UAE human rights activist Ahmed Mansoor knew that one night the men in black balaclavas would arrive and seize him.
I remember once, several years ago on a Skype call, Ahmed joked with me that he was “the last man talking” in the United Arab Emirates and the region about human rights violations. He pretty much was. Almost every other activist in the Gulf Cooperation Council countries is in jail, in exile or silenced by the fear of what the authorities will do to them and to their loved ones.
Ahmed Mansoor and his family have paid a heavy price for his human rights advocacy. In early 2011, after signing a petition calling for democratic and economic reforms, he was subjected to an online smear campaign orchestrated by the state security apparatus. “Twitter, Facebook, text messages, television and radio spread false information about me to create an environment of hatred,” he said. It was a campaign that included many death threats.
Then in April of that year, he was arrested, held in jail for nearly eight months and convicted of “insulting the rulers” in a grossly unfair trial. On November 27, 2011, Mansoor was sentenced to three years in jail. The next day, thanks largely to an international outcry, he and four others sentenced with him were pardoned.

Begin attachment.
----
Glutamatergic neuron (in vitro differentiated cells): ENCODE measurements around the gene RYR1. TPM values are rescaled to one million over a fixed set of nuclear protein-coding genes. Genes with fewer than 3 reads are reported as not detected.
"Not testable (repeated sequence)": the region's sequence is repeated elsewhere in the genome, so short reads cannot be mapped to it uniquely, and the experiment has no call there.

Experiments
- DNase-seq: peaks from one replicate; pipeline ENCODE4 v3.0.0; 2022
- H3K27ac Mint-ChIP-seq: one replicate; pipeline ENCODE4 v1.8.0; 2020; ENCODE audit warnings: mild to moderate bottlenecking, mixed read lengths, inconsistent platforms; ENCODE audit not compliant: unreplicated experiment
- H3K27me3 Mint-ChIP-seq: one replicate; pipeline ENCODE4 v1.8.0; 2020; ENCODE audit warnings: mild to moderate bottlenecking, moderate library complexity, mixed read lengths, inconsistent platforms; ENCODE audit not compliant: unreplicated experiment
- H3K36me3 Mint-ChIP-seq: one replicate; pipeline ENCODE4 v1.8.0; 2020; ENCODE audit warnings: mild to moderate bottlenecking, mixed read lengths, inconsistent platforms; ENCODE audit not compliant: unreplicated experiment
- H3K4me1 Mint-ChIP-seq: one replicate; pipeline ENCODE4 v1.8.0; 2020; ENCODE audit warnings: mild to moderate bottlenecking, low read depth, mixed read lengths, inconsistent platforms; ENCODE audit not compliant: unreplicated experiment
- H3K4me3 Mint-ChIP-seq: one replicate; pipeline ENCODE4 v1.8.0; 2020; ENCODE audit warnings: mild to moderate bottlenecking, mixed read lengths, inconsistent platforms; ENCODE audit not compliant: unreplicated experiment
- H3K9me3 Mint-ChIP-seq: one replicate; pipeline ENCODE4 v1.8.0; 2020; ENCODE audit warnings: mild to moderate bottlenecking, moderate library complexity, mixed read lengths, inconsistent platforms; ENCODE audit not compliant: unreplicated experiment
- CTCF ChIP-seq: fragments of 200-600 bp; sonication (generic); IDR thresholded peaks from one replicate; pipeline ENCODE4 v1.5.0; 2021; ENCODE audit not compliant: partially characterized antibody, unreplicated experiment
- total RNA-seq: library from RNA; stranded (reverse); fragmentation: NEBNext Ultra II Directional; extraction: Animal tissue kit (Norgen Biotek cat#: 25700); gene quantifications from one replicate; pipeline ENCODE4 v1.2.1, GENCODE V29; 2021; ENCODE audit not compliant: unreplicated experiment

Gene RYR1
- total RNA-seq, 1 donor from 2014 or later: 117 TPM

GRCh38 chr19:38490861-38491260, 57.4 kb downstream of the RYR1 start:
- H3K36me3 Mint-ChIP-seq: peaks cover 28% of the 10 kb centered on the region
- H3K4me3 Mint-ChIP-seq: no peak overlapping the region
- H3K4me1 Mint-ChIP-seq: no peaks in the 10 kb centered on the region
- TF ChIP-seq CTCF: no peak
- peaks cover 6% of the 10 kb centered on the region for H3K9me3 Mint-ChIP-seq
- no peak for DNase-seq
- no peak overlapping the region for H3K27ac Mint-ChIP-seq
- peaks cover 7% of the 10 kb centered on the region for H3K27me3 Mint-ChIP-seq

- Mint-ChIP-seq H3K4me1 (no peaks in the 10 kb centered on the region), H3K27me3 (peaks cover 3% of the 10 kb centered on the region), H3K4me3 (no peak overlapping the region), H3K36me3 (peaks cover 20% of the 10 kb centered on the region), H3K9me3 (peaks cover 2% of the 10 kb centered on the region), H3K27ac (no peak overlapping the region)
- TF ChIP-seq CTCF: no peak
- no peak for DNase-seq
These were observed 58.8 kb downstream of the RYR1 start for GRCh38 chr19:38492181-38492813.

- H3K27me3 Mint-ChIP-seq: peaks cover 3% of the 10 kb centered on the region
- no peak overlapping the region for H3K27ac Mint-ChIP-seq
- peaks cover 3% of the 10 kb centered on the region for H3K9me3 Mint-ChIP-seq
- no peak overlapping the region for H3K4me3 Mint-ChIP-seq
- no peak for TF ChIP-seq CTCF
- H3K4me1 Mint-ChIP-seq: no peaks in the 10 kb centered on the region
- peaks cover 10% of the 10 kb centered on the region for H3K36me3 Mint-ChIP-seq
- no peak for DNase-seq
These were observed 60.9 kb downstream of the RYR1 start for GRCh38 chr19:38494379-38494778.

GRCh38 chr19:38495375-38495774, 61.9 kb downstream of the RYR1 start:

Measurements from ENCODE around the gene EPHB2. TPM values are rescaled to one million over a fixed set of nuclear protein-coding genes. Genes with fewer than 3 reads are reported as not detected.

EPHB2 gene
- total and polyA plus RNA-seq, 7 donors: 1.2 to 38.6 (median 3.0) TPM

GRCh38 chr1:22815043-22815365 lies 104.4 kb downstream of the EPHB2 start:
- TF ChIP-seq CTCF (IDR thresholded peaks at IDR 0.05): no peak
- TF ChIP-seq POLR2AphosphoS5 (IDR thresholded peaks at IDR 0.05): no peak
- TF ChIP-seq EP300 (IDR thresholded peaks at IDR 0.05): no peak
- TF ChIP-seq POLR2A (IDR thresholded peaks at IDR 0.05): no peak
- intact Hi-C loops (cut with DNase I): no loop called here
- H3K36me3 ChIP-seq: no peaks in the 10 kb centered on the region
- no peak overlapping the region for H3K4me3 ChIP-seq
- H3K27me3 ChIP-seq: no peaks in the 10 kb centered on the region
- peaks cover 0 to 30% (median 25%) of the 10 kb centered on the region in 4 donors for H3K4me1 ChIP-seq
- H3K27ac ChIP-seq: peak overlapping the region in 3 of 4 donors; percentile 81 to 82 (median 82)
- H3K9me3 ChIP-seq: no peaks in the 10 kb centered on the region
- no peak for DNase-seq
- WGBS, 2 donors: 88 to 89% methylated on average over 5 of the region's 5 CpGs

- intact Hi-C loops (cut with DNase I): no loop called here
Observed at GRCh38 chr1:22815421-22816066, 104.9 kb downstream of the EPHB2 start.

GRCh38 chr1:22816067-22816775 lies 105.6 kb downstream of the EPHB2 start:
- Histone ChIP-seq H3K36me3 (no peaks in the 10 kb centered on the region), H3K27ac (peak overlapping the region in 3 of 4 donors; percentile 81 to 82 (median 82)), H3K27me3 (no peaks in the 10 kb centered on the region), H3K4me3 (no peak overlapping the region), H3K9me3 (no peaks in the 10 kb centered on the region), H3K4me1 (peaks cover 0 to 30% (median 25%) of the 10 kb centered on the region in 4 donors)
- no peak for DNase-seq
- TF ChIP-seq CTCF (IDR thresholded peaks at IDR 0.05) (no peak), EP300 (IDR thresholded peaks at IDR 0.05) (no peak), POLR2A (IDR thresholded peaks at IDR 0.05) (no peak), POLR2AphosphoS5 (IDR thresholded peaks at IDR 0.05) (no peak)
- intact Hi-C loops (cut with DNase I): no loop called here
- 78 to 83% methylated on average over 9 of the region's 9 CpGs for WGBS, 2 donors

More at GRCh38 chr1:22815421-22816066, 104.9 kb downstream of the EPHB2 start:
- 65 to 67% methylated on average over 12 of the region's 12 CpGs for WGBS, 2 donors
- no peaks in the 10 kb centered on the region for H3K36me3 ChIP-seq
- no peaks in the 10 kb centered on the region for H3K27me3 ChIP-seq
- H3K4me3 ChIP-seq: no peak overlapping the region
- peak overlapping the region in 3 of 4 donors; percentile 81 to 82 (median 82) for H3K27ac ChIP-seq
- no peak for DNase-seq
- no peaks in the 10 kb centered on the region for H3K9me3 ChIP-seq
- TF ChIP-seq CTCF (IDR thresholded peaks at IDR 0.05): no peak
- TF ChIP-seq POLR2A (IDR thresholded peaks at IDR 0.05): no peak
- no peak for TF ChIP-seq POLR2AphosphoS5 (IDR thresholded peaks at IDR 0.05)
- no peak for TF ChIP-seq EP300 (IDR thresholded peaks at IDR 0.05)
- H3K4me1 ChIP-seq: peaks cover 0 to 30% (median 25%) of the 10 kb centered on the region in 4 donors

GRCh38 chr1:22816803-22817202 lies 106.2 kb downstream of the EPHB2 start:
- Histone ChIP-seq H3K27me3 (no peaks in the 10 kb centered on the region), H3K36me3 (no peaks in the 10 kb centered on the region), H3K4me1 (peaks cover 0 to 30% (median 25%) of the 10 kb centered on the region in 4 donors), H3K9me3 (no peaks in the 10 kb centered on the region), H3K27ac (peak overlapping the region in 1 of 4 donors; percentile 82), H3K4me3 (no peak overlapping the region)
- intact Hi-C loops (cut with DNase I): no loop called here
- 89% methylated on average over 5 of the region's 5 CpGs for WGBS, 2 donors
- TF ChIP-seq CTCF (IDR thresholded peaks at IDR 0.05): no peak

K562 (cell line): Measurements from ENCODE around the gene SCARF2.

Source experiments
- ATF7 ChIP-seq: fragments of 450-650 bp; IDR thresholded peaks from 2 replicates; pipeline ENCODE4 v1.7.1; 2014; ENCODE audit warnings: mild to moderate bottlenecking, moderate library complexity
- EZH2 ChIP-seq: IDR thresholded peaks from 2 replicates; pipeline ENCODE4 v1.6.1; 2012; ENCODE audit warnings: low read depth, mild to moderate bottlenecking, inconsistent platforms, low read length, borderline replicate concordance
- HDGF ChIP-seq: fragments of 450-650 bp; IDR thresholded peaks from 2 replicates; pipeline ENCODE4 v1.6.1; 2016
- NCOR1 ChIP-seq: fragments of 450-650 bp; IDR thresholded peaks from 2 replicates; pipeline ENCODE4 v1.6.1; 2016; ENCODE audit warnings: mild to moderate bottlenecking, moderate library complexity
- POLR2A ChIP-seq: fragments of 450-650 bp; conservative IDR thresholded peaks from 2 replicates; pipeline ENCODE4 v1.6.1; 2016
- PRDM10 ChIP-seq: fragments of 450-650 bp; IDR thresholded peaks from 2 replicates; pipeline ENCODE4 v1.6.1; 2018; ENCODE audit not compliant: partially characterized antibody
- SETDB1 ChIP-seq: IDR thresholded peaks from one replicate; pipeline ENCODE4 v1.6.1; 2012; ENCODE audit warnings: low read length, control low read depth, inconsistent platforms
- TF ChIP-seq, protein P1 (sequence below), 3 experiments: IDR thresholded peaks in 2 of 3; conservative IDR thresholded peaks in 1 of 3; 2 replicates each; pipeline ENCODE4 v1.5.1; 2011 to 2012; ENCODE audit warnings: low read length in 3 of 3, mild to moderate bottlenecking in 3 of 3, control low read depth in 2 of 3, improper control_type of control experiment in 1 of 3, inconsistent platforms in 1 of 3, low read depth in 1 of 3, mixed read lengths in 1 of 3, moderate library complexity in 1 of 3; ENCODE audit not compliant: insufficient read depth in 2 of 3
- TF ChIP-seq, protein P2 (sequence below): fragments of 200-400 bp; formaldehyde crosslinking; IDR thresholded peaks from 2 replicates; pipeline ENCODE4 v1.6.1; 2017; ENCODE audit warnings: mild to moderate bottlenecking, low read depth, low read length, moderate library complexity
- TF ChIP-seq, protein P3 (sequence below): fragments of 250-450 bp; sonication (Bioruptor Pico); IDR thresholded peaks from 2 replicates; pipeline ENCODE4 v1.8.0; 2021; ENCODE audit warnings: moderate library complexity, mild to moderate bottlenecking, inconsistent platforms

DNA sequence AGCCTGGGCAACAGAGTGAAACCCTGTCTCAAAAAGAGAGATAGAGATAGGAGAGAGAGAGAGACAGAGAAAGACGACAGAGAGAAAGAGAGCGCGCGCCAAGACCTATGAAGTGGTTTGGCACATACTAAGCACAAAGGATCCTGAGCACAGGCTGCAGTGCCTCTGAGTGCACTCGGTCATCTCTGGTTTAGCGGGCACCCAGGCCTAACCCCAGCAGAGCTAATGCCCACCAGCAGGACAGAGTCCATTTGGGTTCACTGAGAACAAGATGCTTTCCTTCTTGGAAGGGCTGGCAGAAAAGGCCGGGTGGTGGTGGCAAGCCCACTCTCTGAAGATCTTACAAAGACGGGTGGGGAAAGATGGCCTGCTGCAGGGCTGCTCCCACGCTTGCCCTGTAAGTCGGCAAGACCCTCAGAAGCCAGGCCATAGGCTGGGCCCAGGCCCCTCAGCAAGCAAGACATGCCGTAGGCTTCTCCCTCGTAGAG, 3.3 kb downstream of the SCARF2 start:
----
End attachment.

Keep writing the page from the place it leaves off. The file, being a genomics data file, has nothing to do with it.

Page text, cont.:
By the time he was released, he had already lost his job as a senior engineer in a telecommunications firm. Subsequently, the government refused to issue him a Certificate of Good Conduct. Without the certificate, he couldn’t be employed in either the private or public sectors. His bank accounts were frozen. His passport was confiscated and he was banned from travel — a ban which the authorities refused to lift so he could receive in person the prestigious Martin Ennals Award for Human Rights Defenders in Geneva in 2015.
I had written to the judges’ panel in support of his nomination for the prize. Here is part of what I said: “Should the judges reach a decision to give Ahmed Mansoor the (award) they will have acknowledged an unswerving defender of human rights in a region and at a moment when those rights are under unprecedented attack. They will have kept alive a flame of hope for all those in the Gulf states and beyond who have been intimidated, imprisoned and abused by their governments. They will, in this most dangerously violent of times for the Middle East and the world, have saluted a voice of peaceful protest that refuses to be silenced.”
Despite the risks he faced, Ahmed continued to work with journalists like myself and with international human rights organizations to advance the cause of human rights in the UAE. Then, in March 2017, Ahmed was seized and taken to an unknown place. His family had no idea where he was and had virtually no contact with him. He was denied access to a lawyer of his choosing. Nearly a year after he was taken, he was brought to court, sentenced to 10 years in jail and fined 1 million dirham ($272,300) after being convicted under draconian anti-terror laws of “insulting the status and prestige of the UAE and its symbols including its leaders” and of “seeking to damage the relationship of the UAE with its neighbours by publishing false reports and information on social media.” In late December last year, his final appeal was rejected.